It was revealed this week that Depeche Mode keyboardist Andrew “Fletch” Fletcher, died in May from an aortic dissection. Aortic dissections are relatively uncommon compared to other cardiovascular conditions such as heart attacks – but their outcomes are often very poor.
The aorta is the body’s main artery. It carries oxygen and nutrient rich blood from the heart to the rest of the body, providing our tissues with everything they need to function properly. An aortic dissection is a tear of the innermost lining of the aorta. The inner lining, known as the intima or tunica intima, is a single layer of highly specialised cells called endothelial cells, which ensure that the blood stays in its liquid form as it flows around through the body’s blood vessels.
When damage to the endothelial layer occurs, the high-pressure blood tears through the intima layer and into the next layer, the media – literally “dissecting” a pathway into the outer layers of the aorta. If not diagnosed and treated, this can lead to complete failure of the aorta wall and blood escaping out of the vessel and into neighbouring structures and tissues. This stretches the aorta and changes its biomechanical function, which can further contribute to the disease process. As blood is diverted into the tear, it can remove flow from the organs downstream – in some instances completely preventing supply to some of them. The tear also changes the flow of blood through the vessel, which can cause further damage to the specialised endothelial lining cells.
In the US and UK, aortic dissections affect approximately three to four people per 100,000. Aortic dissections are twice as common in the ascending part of the aorta compared to the descending part.
It’s important to know where an aortic dissection happens, as this can impact how a person is affected, how the condition is treated and their likelihood of survival. Tears which affect the ascending aorta are known as type A while those which affect the descending aorta are type B.
A person’s sex also affects the type of aortic dissection they may develop, alongside their likelihood of ever developing one. For men, aortic dissection tends to happen around age 60, for women it’s usually later, around age 65. Type A dissections are twice as likely to happen in men than women.
Aortic dissections are linked primarily to two things: genetic conditions and lifestyle factors that affect the heart and blood vessels. For example, poor diet and smoking may lead to hypertension (high blood pressure) which increases the likelihood of damage to the specialised cells that line the blood vessels. This makes it far more likely for a person to develop an aortic dissection.
Another significant lifestyle factor that makes a person more likely to develop an aortic dissection is cocaine use. This increases heart rate and blood pressure, while simultaneously decreasing the amount of blood passing through the arteries that supply the heart. Cocaine use not only makes a person more likely to develop an aortic dissection later in life, but it may also trigger an aortic dissection.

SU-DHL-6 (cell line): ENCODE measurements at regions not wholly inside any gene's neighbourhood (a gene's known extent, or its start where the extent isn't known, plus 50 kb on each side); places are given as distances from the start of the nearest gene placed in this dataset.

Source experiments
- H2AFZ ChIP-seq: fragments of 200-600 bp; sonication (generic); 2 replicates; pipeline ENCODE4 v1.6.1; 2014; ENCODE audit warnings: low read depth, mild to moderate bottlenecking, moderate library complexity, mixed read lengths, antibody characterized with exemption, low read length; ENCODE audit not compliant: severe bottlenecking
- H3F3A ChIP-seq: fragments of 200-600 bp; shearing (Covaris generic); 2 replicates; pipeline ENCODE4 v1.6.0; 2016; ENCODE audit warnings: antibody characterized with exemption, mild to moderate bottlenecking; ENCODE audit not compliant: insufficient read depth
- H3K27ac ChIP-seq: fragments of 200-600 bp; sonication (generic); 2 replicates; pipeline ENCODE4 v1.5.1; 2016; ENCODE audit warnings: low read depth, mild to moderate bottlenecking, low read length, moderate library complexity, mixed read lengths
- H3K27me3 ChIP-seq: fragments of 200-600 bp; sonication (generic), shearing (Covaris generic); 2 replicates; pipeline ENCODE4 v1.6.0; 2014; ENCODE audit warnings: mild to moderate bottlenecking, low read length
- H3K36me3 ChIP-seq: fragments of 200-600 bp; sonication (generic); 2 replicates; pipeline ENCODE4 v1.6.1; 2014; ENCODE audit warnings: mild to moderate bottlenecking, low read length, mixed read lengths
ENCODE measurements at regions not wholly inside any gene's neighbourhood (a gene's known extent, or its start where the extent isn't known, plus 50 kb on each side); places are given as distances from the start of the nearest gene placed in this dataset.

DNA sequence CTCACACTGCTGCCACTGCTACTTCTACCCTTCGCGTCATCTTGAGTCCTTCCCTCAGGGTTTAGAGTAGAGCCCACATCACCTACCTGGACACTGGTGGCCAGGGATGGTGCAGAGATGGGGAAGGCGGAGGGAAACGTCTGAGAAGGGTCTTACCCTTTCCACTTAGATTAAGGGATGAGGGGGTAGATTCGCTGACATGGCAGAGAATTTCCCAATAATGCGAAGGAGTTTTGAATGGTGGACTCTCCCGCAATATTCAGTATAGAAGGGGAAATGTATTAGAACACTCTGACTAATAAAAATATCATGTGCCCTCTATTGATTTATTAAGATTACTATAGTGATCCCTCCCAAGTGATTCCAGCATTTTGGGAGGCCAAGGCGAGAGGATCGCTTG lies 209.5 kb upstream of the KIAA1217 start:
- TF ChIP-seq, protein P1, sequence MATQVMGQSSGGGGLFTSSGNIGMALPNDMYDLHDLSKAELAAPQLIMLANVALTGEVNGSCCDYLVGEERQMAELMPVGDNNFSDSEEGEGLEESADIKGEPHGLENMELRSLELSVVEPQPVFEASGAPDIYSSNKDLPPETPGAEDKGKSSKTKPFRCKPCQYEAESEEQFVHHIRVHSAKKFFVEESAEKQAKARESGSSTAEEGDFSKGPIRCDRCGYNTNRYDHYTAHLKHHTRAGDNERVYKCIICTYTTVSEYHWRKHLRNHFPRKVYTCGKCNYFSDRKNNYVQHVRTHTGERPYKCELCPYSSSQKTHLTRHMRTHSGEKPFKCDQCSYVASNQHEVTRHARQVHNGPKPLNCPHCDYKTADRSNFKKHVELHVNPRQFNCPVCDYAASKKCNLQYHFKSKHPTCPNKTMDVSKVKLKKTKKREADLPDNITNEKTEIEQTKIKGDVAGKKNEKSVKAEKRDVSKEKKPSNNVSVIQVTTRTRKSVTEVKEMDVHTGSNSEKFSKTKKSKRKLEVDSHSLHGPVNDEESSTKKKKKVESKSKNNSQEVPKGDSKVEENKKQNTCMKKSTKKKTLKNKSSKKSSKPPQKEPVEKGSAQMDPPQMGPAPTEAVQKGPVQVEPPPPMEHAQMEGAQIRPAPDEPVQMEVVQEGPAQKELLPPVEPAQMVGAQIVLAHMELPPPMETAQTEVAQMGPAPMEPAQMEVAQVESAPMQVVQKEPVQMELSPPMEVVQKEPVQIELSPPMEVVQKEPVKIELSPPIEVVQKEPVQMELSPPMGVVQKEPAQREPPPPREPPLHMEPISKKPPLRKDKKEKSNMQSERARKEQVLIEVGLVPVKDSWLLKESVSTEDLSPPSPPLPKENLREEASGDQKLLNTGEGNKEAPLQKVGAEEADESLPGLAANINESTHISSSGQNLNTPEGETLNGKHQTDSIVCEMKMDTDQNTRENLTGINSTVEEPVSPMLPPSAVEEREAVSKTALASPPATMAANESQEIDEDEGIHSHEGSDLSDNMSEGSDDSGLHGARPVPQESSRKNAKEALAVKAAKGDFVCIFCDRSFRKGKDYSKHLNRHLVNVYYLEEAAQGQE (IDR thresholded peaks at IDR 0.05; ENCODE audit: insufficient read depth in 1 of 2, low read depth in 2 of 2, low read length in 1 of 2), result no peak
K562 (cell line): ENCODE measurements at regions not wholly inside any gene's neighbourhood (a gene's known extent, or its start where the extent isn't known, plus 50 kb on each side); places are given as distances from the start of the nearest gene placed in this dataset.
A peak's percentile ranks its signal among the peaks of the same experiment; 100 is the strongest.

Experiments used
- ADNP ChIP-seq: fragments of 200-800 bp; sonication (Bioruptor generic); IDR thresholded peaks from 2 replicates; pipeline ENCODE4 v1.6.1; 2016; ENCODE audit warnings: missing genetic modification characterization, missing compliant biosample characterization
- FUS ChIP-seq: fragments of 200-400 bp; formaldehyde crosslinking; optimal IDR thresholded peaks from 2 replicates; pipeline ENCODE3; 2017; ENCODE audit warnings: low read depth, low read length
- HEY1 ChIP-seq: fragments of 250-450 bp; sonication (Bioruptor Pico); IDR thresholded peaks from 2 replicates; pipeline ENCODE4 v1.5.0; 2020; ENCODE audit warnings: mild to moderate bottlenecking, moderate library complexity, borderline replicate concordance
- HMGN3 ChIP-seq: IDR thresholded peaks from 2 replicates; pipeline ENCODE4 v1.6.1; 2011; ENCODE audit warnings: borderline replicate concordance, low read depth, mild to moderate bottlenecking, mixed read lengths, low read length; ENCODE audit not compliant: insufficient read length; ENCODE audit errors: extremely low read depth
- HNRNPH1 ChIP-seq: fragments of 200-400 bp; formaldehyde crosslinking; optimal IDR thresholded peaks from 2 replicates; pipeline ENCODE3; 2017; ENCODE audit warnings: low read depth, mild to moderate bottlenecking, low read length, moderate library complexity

A number of genetic conditions are associated with an increased risk of aortic dissection too. The most common of these is a condition called Marfan syndrome, affecting about one in 5000 people. This prevents people from properly producing enough of a key protein which helps give blood vessel walls their structure and elasticity. Without enough of this protein, the blood vessel walls are weakened and at an increased risk of dissection or rupture. People with Marfan syndrome are also more likely to develop an aortic dissection at a younger age – usually around 38.
Trauma can also cause a dissection, with road traffic accidents a major cause. They can either cause a dissection to start, or a spontaneous rupture of the aorta.
Symptoms of aortic dissection include pain, described often as ripping or tearing in the chest, abdomen or back. Where people are known to have predisposing conditions, they are monitored or medically managed, usually with drugs such as betablockers and anti-hypertensives, which reduce blood pressure and decrease risk of damage to the endothelial lining. This type of management is only really appropriate for type B dissections. Type A almost always requires immediate surgical intervention.
In people with suspected or known aortic dissection, catching it early is key. A CT scan will typically be used to diagnose the condition. Usually, the end stage of treatment is surgical repair or replacement of the defective part of the aorta. But outcomes from this procedure are mixed, with survival from surgery for a type A dissection usually around 52-94% at one-year after an operation and 45-88% at five years. For type B, there’s a similar variation in survival, at year one (around 56-92%) and year 5 (48%-82%).
In type B dissections, sometimes the anti-hypertensive medications may be used to stabilise the patient before surgery, but this is not always possible. A dissection is a serious condition and will not repair itself.
Due to the seriousness and potentially poor outcomes from aortic dissection, it’s important to modify any lifestyle factors that may contribute to an increased risk – such as exercising, eating a healthy and balanced diet and giving up smoking. It’s also important to ensure any underlying health conditions that may put you at greater risk (such as hypertension) are medically managed.
Adam Taylor is affiliated with the Anatomical Society.